How to Access the PPP Loan Application and other CARES Act Relief for Small Businesses and Nonprofits
Two trillion dollars and 880 pages later, the Coronavirus Aid, Relief, and Economic Security (CARES) Act was enacted on Friday, March 27. Now what? Individuals and businesses across the country are trying to figure out what it means for them and what to do next. Here is some guidance on how the CARES Act helps small businesses and nonprofits via financing, grants, tax credits and deferrals, most notably, the SBA Paycheck Protection Program (PPP) loan.
CARES Act Financing for Small Business and Nonprofits
Perhaps the most talked about loan thus far, available to both small businesses and nonprofits, is the Small Business Association’s Paycheck Protection Program (PPP) loan. The PPP loan is meant to help businesses retain their employees and cover up to 250 percent of a business’ average monthly payroll expenses, with a portion eligible for forgiveness. The SBA has 30 days to provide regulations and SBA lenders will process those loans. Apply for the SBA PPP loan here.
To help cover expenses that could have been met had the pandemic not occurred, including payroll and other operating expenses, consider the Economic Injury Disaster Loan (EIDL). Apply for up to $2 million, repayment which can be deferred up to four years and rolled into a PPP loan, here.
If you were not able to secure sufficient funding from the aforementioned loans, the Coronavirus Economic Stabilization Act of 2020 Loan may be an option. Borrowers must, until September 30, 2020, maintain their employment levels as of March 24, 2020, to the extent practicable, and retain no less than 90 percent of employees as of that date.
For small businesses with up to 100 employees, the Pennsylvania Industrial Development Authority (PIDA) COVID-19 Working Capital Access Program may be a fit. Maximum loan amounts are up to $100,000. See if you are eligible and apply here.
For nonprofits, the Unemployment Relief for Governmental Entities and Nonprofit Organizations pays half of unemployment costs incurred March 13 – December 31, 2020.
CARES Act Grants for Small Business and Nonprofits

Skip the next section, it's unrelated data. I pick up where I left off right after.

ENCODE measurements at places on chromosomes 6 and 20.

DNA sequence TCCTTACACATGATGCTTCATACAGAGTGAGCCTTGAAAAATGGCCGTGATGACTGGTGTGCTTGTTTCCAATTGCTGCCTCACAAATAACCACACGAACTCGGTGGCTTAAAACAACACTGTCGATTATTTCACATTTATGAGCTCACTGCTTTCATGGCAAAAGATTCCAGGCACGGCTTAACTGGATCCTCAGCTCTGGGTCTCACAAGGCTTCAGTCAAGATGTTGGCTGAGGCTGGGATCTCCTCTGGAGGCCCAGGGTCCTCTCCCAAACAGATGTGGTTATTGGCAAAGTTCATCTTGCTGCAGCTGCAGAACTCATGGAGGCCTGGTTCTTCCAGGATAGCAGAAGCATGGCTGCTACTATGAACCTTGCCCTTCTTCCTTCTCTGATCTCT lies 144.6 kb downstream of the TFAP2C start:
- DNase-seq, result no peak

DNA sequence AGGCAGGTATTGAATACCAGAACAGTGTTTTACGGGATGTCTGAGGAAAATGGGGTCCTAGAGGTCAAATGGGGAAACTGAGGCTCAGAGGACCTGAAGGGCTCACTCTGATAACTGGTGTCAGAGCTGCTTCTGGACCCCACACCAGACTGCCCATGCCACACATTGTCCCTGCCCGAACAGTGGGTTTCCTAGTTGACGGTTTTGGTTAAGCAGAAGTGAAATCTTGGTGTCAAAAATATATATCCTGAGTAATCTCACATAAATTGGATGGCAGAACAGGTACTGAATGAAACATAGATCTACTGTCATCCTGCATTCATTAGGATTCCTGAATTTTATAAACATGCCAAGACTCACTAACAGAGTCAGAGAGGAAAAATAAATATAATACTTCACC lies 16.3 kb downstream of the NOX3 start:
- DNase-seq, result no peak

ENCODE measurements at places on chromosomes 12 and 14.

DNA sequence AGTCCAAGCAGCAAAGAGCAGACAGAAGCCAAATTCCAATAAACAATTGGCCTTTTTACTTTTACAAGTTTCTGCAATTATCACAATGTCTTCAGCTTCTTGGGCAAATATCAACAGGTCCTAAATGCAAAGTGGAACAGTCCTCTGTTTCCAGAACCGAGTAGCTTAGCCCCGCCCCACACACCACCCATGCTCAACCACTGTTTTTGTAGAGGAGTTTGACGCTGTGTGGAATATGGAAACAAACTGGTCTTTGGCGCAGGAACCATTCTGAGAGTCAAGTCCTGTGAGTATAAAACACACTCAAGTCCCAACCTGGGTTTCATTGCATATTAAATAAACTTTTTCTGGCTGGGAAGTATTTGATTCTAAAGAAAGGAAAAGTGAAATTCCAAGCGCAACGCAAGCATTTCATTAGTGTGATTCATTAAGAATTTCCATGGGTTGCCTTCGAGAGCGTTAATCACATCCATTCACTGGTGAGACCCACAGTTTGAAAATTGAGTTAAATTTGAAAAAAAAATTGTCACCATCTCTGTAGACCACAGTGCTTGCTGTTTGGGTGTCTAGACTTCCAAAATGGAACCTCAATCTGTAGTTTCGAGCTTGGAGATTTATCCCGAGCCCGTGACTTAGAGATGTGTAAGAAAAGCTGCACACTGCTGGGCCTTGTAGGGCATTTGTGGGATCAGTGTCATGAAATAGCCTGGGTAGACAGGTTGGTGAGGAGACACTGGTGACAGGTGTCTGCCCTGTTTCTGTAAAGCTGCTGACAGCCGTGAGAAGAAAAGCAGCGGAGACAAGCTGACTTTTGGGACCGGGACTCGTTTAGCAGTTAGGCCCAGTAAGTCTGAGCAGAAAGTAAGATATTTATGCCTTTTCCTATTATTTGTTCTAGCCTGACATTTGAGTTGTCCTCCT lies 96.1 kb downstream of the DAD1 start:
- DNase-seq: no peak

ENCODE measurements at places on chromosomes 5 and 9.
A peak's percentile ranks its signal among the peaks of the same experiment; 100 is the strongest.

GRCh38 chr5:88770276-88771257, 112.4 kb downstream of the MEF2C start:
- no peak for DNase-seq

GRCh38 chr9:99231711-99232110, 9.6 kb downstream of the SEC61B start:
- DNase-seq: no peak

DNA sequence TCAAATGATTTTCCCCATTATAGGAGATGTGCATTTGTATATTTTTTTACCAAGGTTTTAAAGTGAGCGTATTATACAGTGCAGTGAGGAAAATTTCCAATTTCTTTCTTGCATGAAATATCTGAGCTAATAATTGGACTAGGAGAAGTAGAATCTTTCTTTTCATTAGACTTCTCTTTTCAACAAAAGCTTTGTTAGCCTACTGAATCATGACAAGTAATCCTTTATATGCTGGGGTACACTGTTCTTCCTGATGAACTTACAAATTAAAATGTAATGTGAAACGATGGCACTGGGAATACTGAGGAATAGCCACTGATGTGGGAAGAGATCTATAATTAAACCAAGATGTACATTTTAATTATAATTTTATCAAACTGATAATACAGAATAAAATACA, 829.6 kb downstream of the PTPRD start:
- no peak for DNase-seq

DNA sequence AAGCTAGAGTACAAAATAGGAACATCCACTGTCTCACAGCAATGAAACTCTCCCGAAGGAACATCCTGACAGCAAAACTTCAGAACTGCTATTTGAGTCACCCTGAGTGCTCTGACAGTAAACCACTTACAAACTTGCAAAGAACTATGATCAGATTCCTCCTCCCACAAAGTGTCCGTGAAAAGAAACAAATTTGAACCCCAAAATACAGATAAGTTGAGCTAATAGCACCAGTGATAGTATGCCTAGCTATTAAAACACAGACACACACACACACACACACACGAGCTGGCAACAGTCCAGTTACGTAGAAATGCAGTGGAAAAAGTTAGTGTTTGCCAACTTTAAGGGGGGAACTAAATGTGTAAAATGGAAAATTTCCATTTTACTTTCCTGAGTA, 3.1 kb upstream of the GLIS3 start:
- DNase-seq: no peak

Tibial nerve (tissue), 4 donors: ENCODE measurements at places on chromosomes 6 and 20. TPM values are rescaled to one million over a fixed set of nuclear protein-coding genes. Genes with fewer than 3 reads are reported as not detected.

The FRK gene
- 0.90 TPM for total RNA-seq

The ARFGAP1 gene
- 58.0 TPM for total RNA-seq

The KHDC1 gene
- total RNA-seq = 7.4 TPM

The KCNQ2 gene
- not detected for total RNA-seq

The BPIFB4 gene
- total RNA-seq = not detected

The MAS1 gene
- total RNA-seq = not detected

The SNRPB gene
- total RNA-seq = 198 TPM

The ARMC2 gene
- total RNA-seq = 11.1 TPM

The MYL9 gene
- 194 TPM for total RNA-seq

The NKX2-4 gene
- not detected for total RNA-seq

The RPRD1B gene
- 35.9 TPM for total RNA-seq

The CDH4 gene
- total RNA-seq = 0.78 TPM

For small businesses and nonprofits who also applied for an EIDL loan due to COVID-19, the Emergency Economic Injury Disaster Grant may be an option. The grant can be up to $10,000 and does not need to be repaid, even if the EIDL loan is denied. This grant, however, will reduce the amount that can be forgiven under the PPP loan. It may be used for paid sick leave to employees, maintaining payroll, meeting increased costs to obtain materials, making rent or mortgage payments, and repaying obligations that cannot be met due to revenue losses.
Local to the Lehigh Valley, Greater Lehigh Valley Chamber of Commerce Grant Fund is offering loans up to $2,000 for qualifying businesses and nonprofits. This grant can be used for rent, payroll and other operating expenses. Apply here by April 3.
CARES Act Tax Credits for Small Business and Nonprofits
The Employee Retention Credit is for certain employers whose (1) operations were fully or partially suspended, due to a COVID-19-related shut-down order, or (2) gross receipts declined by more than 50 percent when compared to the same quarter in the prior year. This refundable payroll tax credit covers 50 percent of qualified wages paid by employers to employees on the first $10,000 of compensation paid, including employer-paid health benefits, between March 13, 2020 and December 31, 2020. This credit is not available for those who receive a PPP loan.
CARES Act Deferrals for Small Business and Nonprofits
The Employer Payroll Tax Deferral covers the employer share of Social Security tax (6.2% on wages). The deferred employment tax be paid over the following two years, with half of the amount required to be paid by December 31, 2021 and the other half by December 31, 2022. This deferral option is not available for those who receive a PPP loan.
Additionally, borrowers who have existing 7(a) or 504 business loans with the SBA also have deferral options. Regarding 7(a) loans, lenders may grant a deferment up to six months for loans not sold on the secondary market; lenders may grant a one-time unilateral deferment of up to 90 days without requiring prior investor consent for loans sold on the secondary market. Regarding 504 business loans, the amount deferred should not exceed six (6) cumulative monthly payments or 20% of the original loan amount, whichever is less.
PA House Bill 68 was also passed by the House and Senate and waives the one-week week waiting requirement and job search/registration requirements for all claimants for the duration of the disaster emergency. In addition, it provides relief from charges for employers who pay a solvency fee to the UC Trust Fund and provides for deferred repayment terms for non-contributing employers.
This blog was prepared based upon preliminary review of the CARES Act and other COVID-19-related legislation as of March 31, 2020. It will be updated regularly.
Attorney Loren Speziale collaborates with business owners and human resource professionals, providing legal guidance for a wide variety of operational and personnel matters.